Here are some common occurrences that should trigger a credit check on your part:
Errors on bank statements – It could happen that your bank or credit card lender might make a simple mistake, but if you see something wrong on your bank statement, it’s important that you get it corrected and look at your credit report to be sure there isn’t something more serious going on. The error might be an unfamiliar charge, or an incorrect address or phone number, or even a misspelling of your name. Any discrepancy in your identifying information could be the consequence of someone trying to compromise your account.
Not getting paper bills – If your bank statements or credit card bills aren’t visible in the mail, someone might have already changed the address on your account. Chances are they are either intercepting your financial information, or stealing mail out of your mailbox in an attempt to get at your financial info. Either way, you need to pull your own credit report and make sure no accounts have been opened in your name. It’s also good to check if existing accounts haven’t been re-routed to a new address.
Collection activity – If you’re getting collection calls or letters about past due accounts, check your credit to be sure someone isn’t using your data to get new credit. Whether it’s a deliberate act of identity theft or a mix-up on the collector’s part, you need to respond right away to stop the collection activity and secure your identity.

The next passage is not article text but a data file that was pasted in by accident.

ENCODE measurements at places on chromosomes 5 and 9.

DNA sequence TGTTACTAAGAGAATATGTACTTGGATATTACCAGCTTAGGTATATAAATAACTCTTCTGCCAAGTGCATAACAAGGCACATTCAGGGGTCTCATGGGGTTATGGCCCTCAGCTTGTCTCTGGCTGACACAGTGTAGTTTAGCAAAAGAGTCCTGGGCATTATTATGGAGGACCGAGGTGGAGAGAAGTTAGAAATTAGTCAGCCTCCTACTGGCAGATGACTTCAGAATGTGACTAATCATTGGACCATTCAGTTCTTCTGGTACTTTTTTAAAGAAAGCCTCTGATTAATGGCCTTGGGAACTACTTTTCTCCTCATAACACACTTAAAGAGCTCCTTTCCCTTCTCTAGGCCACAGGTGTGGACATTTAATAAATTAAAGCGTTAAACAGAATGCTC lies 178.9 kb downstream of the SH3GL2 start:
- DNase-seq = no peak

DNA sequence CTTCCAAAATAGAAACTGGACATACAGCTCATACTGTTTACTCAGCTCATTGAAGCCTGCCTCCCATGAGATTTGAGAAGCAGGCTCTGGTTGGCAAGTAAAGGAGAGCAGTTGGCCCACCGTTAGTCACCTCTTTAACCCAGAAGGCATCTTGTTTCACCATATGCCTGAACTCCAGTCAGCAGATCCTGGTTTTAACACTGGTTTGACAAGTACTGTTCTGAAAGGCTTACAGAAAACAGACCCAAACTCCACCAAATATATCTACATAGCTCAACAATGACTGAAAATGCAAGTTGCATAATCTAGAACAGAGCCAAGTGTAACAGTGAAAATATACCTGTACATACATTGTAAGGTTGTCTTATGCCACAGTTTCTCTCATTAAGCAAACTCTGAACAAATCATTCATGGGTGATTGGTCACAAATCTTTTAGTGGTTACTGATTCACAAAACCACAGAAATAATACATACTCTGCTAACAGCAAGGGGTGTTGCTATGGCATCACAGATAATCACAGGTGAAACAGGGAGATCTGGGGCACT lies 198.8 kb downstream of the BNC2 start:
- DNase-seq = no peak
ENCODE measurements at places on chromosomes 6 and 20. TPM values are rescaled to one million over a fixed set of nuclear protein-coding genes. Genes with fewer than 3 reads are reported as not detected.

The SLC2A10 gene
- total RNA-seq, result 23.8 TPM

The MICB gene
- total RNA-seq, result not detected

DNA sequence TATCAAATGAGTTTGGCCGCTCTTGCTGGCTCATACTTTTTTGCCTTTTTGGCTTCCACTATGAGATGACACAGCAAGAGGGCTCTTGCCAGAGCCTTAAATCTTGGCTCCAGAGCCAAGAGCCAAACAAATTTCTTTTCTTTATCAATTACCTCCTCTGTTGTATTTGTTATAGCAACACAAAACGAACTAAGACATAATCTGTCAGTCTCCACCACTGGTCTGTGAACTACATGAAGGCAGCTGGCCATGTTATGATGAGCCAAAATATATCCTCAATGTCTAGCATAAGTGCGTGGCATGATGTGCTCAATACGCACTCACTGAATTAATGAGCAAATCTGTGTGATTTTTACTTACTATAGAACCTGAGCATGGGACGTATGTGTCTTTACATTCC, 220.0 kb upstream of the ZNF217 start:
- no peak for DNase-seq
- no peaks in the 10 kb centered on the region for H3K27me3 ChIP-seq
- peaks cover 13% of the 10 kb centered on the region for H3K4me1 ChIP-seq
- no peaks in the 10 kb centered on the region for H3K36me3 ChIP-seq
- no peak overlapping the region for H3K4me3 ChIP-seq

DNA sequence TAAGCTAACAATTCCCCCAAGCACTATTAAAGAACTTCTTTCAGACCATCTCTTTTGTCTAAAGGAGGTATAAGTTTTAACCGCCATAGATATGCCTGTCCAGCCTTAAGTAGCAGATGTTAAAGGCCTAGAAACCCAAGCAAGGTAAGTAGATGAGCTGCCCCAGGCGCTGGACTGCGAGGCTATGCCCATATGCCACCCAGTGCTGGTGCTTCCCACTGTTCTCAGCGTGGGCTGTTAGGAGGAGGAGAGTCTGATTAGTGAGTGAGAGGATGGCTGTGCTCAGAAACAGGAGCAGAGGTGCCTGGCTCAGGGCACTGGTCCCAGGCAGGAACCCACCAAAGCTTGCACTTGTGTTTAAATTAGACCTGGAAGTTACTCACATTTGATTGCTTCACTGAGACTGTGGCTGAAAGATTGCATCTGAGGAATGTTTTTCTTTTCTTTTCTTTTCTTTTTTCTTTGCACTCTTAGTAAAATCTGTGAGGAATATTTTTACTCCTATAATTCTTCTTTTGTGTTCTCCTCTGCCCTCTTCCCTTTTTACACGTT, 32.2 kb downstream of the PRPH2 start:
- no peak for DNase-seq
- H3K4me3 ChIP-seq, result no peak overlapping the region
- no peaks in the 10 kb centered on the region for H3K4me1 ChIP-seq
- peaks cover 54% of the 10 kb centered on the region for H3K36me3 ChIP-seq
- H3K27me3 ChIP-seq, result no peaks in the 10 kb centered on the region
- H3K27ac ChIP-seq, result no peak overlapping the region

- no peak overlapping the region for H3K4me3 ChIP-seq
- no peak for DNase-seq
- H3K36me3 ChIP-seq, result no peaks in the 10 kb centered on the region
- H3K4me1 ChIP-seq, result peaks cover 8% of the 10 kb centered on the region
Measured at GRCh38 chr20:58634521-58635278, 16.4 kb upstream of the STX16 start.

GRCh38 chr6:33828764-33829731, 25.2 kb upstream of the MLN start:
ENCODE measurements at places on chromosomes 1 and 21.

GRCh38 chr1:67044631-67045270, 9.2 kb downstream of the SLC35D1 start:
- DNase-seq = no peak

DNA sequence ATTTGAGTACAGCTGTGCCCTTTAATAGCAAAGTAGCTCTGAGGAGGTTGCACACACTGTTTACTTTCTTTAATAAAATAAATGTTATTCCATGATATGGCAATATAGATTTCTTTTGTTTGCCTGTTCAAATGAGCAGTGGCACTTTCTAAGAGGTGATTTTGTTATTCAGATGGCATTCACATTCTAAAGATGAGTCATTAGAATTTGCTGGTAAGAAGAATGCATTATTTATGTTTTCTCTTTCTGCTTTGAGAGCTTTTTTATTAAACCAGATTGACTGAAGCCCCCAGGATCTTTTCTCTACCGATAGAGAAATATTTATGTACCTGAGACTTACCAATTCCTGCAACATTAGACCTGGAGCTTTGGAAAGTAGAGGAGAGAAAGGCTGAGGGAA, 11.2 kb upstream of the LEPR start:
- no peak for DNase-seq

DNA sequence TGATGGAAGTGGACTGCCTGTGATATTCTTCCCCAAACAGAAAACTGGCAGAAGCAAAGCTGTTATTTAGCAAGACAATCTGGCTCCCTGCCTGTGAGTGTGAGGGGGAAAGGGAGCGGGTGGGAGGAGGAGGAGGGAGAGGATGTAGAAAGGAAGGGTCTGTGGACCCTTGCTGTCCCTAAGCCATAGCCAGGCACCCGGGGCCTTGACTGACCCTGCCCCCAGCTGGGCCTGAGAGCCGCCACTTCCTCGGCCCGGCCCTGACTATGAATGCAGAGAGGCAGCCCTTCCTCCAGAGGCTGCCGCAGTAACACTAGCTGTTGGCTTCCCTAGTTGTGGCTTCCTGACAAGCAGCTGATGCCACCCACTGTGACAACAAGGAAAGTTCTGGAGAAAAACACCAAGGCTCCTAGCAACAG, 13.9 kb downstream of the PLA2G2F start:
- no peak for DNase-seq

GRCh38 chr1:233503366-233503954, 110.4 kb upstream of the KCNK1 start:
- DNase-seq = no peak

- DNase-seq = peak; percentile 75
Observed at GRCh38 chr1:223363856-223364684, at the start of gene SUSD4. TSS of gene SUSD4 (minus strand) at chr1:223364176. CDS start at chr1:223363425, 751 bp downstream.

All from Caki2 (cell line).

What to Do If You Find a Problem on Your Credit Report
If you find mistakes on your credit report, fix them right away. You have the right to send a letter to the credit bureaus disputing any items that are outdated or incorrect, and the credit bureau has to investigate and respond within 30 days.
You might feel the urge to panic when you find an unfamiliar account on your credit file, but the truth is, mistakes are quite common — it’s more likely that a mistake has been made rather than an act of fraud or theft. Either way, the incorrect items are easily corrected, and the law is on your side when it comes to dispute inaccuracies.
It’s really important that you write your own letter. Use your own language to illustrate the situation and request the items be corrected. If the credit bureaus can build that you have used a simple form letter rather than written your own original letter, they can dismiss your dispute as “frivolous.” You must make sure the letter you send isn’t identical to a lot of letters the credit bureaus have received before, otherwise, their software could flag your letter as frivolous.
As you’re going through the process of requesting and reviewing your credit reports, bear in mind that none of this has anything to do with your credit score. You don’t need to pay anything extra to see your score if you’re simply checking your credit report. You might want to see your scores if you are about to apply for a major loan, but in most cases, you can stick with just the free credit report in Canada.